Actual Chronologies are constructed from the basic chronologic data in the
relativechronology tables. These chronologies are stored in the
chronologies table. A Chronology applies to a Collection Unit and consists of a number of Chron Controls, which are ages assigned to Analysis Units. A Chron Control may be an actual geochronologic measurement, such as a radiocarbon date, or it may be derived from the actual measurement, such as a radiocarbon date adjusted for an old carbon reservoir or calibrated to calendar years. A Chron Control may by an average of several radiocarbon dates from the same Analyis Unit. Different kinds of basic chronologic data may be used to assign an age to an Analysis Unit, for example radiocarbon dates and diagnostic archaeological artifacts. Some relative Chron Controls are not from one of the established relative time scales. Examples of these are local biostratigraphic controls, which may be based on dated horizons from nearby sites. A familiar example in is the Ambrosia-rise, which marks European settlement. The exact date varies regionally, depending on when settlement occurred locally. For a given site, the date assigned to the Ambrosia-rise may be based on historical information about when settlement occurred or possibly on geophysical dating (e.g. 210Pb) of a nearby site.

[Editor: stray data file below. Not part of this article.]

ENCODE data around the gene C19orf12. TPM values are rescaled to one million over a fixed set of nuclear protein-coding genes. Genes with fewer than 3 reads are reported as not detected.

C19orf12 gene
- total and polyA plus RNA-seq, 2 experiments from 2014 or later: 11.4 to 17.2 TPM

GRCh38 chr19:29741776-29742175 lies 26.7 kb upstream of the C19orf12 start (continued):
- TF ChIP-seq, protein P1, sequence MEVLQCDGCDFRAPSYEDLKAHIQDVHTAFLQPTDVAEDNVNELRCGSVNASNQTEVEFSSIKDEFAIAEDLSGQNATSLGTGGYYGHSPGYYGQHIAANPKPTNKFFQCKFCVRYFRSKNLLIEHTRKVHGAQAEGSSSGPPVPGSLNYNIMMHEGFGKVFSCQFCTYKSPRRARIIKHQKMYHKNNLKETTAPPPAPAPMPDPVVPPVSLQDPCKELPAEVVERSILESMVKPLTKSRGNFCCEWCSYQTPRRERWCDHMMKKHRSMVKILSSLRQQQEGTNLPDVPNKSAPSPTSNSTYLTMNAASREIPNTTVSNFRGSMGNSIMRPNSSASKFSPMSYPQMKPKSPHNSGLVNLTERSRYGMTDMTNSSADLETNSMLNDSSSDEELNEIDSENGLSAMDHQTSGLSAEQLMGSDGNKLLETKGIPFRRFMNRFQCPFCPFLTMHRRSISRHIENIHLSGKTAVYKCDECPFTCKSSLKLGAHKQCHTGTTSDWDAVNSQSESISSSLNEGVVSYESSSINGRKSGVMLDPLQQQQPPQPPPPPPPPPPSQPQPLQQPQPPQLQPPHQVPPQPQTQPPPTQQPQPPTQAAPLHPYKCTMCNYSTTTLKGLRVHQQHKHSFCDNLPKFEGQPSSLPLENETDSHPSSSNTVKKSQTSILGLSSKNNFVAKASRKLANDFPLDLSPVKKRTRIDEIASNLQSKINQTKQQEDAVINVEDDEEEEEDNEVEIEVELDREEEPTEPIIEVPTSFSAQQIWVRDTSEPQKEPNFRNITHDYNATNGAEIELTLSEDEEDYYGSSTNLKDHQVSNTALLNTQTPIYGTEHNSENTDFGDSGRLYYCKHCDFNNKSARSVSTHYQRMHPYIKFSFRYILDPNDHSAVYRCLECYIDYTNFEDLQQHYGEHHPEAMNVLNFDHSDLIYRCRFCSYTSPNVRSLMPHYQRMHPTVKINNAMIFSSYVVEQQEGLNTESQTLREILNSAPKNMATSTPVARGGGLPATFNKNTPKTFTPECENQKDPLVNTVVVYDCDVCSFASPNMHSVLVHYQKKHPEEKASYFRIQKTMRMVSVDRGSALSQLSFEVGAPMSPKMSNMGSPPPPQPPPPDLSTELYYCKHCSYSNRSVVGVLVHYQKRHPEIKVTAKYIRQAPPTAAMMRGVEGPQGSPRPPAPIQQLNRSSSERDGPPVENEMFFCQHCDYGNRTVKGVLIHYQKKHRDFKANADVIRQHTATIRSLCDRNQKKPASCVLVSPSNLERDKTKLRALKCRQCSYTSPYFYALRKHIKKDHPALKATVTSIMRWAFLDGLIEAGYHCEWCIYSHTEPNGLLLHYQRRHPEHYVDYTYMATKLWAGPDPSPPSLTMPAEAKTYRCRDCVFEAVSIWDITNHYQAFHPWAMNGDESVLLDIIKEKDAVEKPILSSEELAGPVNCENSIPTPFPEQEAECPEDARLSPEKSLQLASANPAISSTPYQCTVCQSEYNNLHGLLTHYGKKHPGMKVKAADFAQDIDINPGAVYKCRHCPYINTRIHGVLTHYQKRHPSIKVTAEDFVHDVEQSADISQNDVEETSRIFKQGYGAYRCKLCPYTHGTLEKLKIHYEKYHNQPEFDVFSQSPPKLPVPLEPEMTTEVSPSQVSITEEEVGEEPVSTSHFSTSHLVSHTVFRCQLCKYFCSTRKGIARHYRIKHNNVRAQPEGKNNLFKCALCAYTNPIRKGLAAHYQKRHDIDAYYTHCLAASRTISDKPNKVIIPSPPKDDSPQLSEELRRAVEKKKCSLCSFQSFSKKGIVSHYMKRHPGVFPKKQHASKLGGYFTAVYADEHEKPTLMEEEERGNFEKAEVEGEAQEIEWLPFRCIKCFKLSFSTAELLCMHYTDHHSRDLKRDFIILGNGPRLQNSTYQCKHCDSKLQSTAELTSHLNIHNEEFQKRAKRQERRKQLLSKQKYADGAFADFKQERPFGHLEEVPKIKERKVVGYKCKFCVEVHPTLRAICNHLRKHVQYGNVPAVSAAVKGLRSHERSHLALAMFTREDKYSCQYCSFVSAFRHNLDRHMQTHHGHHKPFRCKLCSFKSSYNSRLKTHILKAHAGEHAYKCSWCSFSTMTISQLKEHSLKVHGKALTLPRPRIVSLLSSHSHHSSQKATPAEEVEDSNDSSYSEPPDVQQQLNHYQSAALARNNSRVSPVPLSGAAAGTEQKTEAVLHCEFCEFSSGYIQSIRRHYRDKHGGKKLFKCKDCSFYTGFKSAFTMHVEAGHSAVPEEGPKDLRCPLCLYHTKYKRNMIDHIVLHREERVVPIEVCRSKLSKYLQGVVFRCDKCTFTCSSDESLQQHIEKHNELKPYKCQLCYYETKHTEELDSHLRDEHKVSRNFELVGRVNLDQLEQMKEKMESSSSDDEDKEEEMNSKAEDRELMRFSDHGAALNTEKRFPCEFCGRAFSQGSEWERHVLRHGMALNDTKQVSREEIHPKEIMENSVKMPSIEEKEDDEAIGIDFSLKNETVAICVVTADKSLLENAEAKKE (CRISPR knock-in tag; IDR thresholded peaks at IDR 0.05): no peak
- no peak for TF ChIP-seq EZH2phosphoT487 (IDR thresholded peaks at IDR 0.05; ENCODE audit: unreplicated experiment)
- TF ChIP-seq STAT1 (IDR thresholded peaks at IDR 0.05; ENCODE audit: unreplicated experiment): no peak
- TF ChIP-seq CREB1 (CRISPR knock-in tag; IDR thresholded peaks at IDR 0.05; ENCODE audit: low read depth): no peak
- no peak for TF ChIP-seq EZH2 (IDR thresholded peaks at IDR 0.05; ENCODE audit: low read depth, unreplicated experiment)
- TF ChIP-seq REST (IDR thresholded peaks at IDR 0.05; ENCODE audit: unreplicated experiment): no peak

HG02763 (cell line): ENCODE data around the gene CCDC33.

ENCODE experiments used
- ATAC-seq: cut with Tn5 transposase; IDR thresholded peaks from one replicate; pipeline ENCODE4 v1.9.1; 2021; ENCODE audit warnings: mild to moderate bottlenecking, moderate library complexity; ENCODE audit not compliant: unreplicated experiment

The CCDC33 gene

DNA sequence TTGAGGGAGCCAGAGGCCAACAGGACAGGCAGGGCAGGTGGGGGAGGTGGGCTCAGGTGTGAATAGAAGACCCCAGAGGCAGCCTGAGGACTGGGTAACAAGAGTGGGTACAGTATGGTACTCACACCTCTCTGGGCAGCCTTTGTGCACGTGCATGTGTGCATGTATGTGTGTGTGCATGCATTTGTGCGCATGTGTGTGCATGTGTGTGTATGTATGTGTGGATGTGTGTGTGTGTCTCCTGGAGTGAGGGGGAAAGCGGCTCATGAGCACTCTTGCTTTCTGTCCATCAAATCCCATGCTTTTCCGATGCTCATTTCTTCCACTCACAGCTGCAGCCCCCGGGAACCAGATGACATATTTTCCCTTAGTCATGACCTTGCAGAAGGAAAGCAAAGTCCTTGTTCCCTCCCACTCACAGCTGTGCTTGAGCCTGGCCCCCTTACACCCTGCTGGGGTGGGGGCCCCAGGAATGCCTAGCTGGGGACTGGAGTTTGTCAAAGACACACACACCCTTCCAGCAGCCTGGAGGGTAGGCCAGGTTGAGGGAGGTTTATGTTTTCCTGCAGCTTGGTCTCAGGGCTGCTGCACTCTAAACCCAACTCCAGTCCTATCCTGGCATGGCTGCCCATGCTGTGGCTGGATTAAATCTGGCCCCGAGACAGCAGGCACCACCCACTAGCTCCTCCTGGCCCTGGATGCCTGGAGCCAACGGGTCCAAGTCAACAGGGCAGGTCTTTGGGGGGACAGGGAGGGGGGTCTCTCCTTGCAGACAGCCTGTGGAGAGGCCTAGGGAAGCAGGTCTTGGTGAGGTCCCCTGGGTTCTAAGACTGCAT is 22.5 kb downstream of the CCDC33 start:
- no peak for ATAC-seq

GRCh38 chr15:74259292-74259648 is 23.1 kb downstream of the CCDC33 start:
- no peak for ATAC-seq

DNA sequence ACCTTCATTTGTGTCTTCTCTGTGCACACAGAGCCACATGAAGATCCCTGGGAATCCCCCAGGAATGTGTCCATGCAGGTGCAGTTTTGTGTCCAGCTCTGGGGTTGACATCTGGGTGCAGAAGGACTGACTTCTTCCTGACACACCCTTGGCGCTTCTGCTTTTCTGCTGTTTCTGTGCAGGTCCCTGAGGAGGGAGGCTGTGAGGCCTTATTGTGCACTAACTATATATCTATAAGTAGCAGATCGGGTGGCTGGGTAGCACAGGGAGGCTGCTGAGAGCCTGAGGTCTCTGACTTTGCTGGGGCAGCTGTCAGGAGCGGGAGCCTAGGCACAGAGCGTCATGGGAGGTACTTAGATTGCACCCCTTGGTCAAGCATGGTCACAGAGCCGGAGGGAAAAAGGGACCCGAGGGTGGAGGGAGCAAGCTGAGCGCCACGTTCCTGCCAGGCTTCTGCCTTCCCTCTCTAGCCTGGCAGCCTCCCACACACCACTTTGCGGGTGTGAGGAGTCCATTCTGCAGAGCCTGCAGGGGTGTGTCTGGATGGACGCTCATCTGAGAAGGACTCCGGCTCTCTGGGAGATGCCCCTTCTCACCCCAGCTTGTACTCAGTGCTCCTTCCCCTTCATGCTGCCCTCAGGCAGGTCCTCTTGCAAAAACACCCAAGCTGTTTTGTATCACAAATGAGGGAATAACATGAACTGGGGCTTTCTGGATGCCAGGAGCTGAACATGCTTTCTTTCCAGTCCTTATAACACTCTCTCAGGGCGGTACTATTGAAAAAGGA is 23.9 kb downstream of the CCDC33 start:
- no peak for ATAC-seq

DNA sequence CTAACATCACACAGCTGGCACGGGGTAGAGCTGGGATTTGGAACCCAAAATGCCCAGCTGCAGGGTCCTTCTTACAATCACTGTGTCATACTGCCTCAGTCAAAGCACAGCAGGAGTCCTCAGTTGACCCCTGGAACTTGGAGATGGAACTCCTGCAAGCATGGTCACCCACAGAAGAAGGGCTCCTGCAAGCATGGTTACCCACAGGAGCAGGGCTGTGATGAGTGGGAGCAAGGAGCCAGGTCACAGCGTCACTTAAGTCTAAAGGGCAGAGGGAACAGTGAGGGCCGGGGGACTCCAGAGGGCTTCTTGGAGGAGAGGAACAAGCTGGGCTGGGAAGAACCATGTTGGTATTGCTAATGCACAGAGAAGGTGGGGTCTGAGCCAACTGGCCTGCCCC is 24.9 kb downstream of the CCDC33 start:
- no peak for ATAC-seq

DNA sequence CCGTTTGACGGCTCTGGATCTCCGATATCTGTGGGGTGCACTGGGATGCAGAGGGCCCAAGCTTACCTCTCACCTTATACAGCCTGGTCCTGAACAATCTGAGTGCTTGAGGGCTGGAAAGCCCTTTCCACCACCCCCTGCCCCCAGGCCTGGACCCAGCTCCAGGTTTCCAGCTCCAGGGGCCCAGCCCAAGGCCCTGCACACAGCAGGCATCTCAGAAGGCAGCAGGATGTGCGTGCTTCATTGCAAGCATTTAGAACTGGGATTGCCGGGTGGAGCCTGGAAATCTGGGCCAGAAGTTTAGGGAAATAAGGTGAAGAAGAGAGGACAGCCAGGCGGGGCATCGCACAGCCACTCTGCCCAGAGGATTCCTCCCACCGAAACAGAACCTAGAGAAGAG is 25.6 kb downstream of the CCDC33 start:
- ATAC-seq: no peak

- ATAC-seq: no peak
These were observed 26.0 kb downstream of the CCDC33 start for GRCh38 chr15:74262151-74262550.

For continuous stratigraphic sequences, such as cores, not every Analysis Unit may have a direct date. Therefore, ages are commonly interpolated between dated Analysis Units. In this case, the ChronControls are the age-depth control points for an age model, which may be linear interpolation between Chron Controls or a fitted curve or spline.
Figure 4. Smoothed quick radiocarbon calibration curve. At the scale of this figure the difference is mostly less than the line thickness.
Age is measured in different time scales, the two most commn being radiocarbon years before present (14C yr BP) or presumed calendar years before present (cal yr BP). For a calibrated radiocarbon date, cal yr BP technically stands for calibrated years before present, i.e. calibrated to calendar years. In Neotoma, cal yr BP is used for both calibrated radiocarbon years and for other ages scales presumed to be in calendar years, viz. dendrochronologic years and other geochronlogic ages believed to be in calendar years. The zero datum for any BP age is ad 1950, regardless of its derivation. Thus, BP ages younger than ad 1950 are negative—ad 2000 = ‑50 BP.
Ages may be reported in ad/bc age units, in which case bc years are stored as negative values. If ages are reported with a datum other than ad 1950 for BP years, the ages must be converted to an ad 1950 datum or to the ad/bc age scale before entry into Neotoma. For example, 210Pb dates are often reported relative to the year of analysis; these must be converted to either ad/bc or cal yr BP with an ad 1950 datum.
Figure 5. An enlarged portion of Figure 2 showing the monontonic smoothed curve